25 July 2014

Two More Solo Dives on the Little Coral Knoll

Got in the water at about 9 ft and slowly worked my way out to the swim buoy, then to the smaller rock, the knee-high coral, the counter-weight and the knoll.

Got some good (I hope) pictures of a small green turtle who was on the knoll when I got there.

He noticed me as I swam by and then he followed me as I went down the face of the knoll.  Usually, he runs.

 I then headed out to the Port-hole Rocks and got some pictures of a small Nurse Shark.  I didn't take too many pictures because the Nurse Shark was getting edgy and I didn't want to cause her to swim off.

I did get a couple of quick shots of the Red Grouper who has apparently taken up residence on the rocks.

I got lost coming back and wandered around for a while, then found the Dog Rock.  Swam 110 degrees from there and got to the knoll.  First time that's ever worked.

Did a short out 'n back to the East and found a pair of large Caribbean Reef Squid.  They were more skittish than the squid at the Big Coral Knoll, but I wasn't pushy and they seemed curious.

Got some more pictures and then swam back to the smaller rock where I ran down my air.  At 200 psi, I headed back to the beach.

Dive Time 145; RMV 0.38 ft3/min

As is now my practice, I get as warm and as dry as I can while changing my tank, then swim out on the surface past the swim buoy to complete my surface interval where the Life Guards really can't get to me. I drifted to and descended at the smaller rock, then swam by the knee-high coral, the counter-weight to the knoll. Just hung out on the knoll and took pictures.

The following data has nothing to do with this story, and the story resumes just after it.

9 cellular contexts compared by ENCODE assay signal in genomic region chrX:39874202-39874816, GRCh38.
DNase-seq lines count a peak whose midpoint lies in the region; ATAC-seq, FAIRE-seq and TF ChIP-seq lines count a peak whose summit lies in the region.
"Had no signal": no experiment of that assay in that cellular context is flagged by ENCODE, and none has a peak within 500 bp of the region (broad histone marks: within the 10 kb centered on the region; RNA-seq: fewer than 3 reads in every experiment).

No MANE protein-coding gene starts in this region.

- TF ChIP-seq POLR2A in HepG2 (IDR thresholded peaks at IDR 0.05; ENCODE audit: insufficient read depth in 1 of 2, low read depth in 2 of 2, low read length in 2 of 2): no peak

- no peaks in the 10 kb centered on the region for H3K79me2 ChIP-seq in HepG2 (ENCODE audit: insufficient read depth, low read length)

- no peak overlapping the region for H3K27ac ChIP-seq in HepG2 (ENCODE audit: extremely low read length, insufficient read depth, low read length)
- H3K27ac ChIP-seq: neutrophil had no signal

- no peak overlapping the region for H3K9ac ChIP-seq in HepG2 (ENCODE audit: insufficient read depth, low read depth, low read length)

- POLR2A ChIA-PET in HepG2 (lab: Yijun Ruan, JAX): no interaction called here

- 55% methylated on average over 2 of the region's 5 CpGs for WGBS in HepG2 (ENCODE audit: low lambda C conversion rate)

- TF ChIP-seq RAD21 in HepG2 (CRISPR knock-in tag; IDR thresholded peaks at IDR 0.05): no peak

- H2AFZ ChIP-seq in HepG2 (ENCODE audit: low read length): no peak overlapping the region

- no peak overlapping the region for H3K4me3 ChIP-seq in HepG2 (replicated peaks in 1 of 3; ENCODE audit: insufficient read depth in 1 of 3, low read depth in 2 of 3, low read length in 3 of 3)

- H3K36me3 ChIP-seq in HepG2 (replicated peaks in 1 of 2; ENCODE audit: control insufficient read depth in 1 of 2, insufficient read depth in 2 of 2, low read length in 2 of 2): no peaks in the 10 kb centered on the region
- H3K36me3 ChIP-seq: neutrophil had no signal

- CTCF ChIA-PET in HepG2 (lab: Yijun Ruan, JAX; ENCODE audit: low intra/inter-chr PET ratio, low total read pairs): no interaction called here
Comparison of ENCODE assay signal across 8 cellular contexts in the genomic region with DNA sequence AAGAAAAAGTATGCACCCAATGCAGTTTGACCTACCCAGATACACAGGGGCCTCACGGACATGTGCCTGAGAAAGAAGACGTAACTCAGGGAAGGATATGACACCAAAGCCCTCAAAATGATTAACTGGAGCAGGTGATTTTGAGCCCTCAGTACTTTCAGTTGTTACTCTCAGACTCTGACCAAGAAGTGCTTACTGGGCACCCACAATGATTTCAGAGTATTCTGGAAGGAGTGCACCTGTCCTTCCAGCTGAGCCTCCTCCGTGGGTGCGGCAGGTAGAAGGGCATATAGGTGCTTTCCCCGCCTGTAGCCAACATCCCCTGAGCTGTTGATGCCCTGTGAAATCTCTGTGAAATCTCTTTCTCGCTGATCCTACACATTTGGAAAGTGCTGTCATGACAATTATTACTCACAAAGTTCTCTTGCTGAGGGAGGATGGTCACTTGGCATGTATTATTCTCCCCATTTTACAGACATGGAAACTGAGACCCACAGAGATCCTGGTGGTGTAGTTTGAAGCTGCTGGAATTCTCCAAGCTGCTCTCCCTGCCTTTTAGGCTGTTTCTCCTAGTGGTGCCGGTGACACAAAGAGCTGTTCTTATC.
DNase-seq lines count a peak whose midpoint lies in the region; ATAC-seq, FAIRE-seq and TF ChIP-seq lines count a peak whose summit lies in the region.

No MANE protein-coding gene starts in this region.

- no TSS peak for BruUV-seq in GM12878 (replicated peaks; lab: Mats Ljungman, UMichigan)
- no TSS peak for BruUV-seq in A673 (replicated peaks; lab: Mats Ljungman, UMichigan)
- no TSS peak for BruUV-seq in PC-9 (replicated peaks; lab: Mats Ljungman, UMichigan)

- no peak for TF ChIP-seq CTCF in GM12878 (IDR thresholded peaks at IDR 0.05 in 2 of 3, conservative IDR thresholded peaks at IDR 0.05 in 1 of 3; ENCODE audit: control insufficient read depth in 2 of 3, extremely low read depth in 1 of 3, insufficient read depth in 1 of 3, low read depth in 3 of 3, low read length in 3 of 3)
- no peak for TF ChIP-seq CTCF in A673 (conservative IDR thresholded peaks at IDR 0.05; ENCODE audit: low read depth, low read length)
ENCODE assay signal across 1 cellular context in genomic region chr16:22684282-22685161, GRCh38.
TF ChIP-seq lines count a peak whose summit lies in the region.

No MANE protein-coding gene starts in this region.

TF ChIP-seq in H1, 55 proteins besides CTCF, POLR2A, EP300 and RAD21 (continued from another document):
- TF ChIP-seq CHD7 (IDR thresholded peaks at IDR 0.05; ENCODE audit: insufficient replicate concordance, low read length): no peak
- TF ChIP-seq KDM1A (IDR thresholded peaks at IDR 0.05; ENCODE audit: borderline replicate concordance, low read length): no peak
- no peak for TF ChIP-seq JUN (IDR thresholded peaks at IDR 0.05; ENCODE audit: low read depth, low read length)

Got this nice shot of a Bar Jack who was cutting through the schools of small fish that are all over the knoll.
 Also got this shot of the Graysby Grouper.
This White Grunt is trying to get the young Porkfish next to him to clean the Grunt's mouth.  He won't be successful while I'm firing the strobe.  
This Spotted Goatfish let me get pretty close for this shot.

This Red Hind was a lot less trusting, but still gave me a good shot.

Got some more pictures and then swam back to the smaller rock.

While running down my air prior to heading for the beach, I spotted and tried to photograph a small Flounder who blended in with the sand so well that I lost him whenever I took my eyes off of him. Fortunately for me, I could spot him easily when he moved. If you look closely, you can see his eyes, which are two bumps atop his body, and his mouth, which is just below the closest eye.

Dive Time 146; RMV 0.38 ft3/min

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